But I can’t help thinking that ugliness infiltrated the original propositions of philosophy in precisely this redemptive way. The implication is there in works like Plato’s “Phaedo.” If we need to die in order to attain the true, the good, and the beautiful (to kalon: neither masculine nor feminine but neutral, like Madame Sartre’s ephemeral angel, gender indeterminate), it must be because truth, goodness, and beauty elude us so comprehensively in life. You think you’re beautiful? Socrates seems to say. Well, think again! The idea of beauty, in this world, is like a mistake. An error of thought. Which should be re-thought.
Perhaps Socrates’s mission is to make the world safe for ugly people. Isn’t everyone a little ugly, one way or the other, at one time or another? Who is truly beautiful, all the time? Only the archetypes can be truly beautiful.
Fast-forwarding to Sartre and my bathroom-mirror crisis, I feel this gives us a relatively fresh way of thinking about neo-existentialism. Sartre (like Aristotle, like Socrates himself at certain odd moments) is trying to get away from the archetypes. From, in particular, a transcendent concept of beauty that continues to haunt — and sometimes cripple — us.
“It doesn’t matter if you are an ugly bastard. As an existentialist you can still score.” Sartre, so far as I know, never actually said it flat out (although he definitely described himself as a “salaud”). And yet it is nevertheless there in almost everything he ever wrote. In trying to be beautiful, we are trying to be like God (the “for-itself-in-itself” as Sartre rebarbatively put it). In other words, to become like a perfect thing, an icon of perfection, and this we can never fully attain. But it is good business for manufacturers of beauty creams, cosmetic surgeons and — yes! — even barbers.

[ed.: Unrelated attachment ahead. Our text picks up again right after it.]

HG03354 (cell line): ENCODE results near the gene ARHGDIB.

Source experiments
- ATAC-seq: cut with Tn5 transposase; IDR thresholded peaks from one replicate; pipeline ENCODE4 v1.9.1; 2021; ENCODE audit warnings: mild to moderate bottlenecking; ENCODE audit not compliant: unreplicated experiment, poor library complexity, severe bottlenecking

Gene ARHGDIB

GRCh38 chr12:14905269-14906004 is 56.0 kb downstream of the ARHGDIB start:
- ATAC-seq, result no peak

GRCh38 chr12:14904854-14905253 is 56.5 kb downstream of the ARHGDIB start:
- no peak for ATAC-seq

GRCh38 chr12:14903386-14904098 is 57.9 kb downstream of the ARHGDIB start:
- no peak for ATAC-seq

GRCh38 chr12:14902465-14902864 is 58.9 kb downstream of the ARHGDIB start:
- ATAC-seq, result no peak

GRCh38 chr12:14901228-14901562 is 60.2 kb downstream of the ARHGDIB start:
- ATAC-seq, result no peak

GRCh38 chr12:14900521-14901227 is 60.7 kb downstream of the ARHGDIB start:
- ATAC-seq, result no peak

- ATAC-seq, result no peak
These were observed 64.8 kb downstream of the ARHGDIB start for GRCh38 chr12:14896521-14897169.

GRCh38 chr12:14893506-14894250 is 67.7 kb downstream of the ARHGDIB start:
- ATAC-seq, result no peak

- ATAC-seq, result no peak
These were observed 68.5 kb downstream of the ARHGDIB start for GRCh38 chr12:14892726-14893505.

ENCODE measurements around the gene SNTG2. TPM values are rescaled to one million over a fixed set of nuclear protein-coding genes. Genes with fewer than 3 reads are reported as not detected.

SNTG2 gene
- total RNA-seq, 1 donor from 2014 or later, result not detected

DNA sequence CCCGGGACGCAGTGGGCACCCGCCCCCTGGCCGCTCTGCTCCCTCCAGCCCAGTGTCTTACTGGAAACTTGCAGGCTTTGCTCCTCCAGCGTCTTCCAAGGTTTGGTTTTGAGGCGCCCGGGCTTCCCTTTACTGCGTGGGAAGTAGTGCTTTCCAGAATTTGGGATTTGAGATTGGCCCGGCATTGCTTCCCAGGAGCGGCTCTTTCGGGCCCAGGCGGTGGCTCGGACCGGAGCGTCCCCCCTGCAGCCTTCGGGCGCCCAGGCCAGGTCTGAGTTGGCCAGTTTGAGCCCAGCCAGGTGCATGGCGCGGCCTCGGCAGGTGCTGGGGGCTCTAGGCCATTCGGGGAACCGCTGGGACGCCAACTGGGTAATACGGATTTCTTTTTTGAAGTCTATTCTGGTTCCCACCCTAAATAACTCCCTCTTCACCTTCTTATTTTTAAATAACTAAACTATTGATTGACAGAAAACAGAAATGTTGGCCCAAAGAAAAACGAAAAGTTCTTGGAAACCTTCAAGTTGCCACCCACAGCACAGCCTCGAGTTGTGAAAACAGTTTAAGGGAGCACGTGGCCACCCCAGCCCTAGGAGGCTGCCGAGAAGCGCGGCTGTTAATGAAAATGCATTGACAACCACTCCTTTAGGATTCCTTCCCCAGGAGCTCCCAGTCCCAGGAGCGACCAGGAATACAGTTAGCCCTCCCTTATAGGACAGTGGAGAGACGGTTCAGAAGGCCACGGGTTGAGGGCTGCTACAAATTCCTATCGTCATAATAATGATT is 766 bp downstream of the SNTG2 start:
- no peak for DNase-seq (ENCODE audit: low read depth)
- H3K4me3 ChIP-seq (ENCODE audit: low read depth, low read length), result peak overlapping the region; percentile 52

Switching gender for a moment — going in the direction Madame Sartre would have preferred — I suspect that the day Britney Spears shaved her own hair off represented a kind of Sartrean or Socratic argument (rather than, say, a nervous breakdown). She was, in effect, by the use of appearance, shrewdly de-mythifying beauty. The hair lies on the floor, “inexplicably faded” (Sartre), and the conventional notion of femininity likewise. I see Marilyn Monroe and Brigitte Bardot in a similar light: one by dying, the other by remaining alive, were trying to deviate from and deflate their iconic status. The beautiful, to kalon, is not some far-flung transcendent abstraction, in the neo-existentialist view. Beauty is a thing (social facts are things, Durkheim said). Whereas I am no-thing. Which explains why I can never be truly beautiful. Even if it doesn’t stop me wanting to be either. Perhaps this explains why Camus, Sartre’s more dashing sparring partner, jotted down in his notebooks, “Beauty is unbearable and drives us to despair.”
I always laugh when somebody says, “don’t be so judgmental.” Being judgmental is just what we do. Not being judgmental really would be like death. Normative behavior is normal. That original self-conscious, slightly despairing glance in the mirror (together with, “Is this it?” or “Is that all there is?”) is a great enabler because it compels us to seek improvement. The transcendent is right here right now. What we transcend is our selves. And we can (I am quoting Sartre here) transascend or transdescend. The inevitable dissatisfaction with one’s own appearance is the engine not only of philosophy but of civil society at large. Always providing you don’t end up pulling your hair out by the roots.
Andy Martin is currently completing “What It Feels Like To Be Alive: Sartre and Camus Remix” for Simon and Schuster. He was an 2009-10 fellow at the Cullman Center for Scholars and Writers in New York, and teaches at Cambridge University.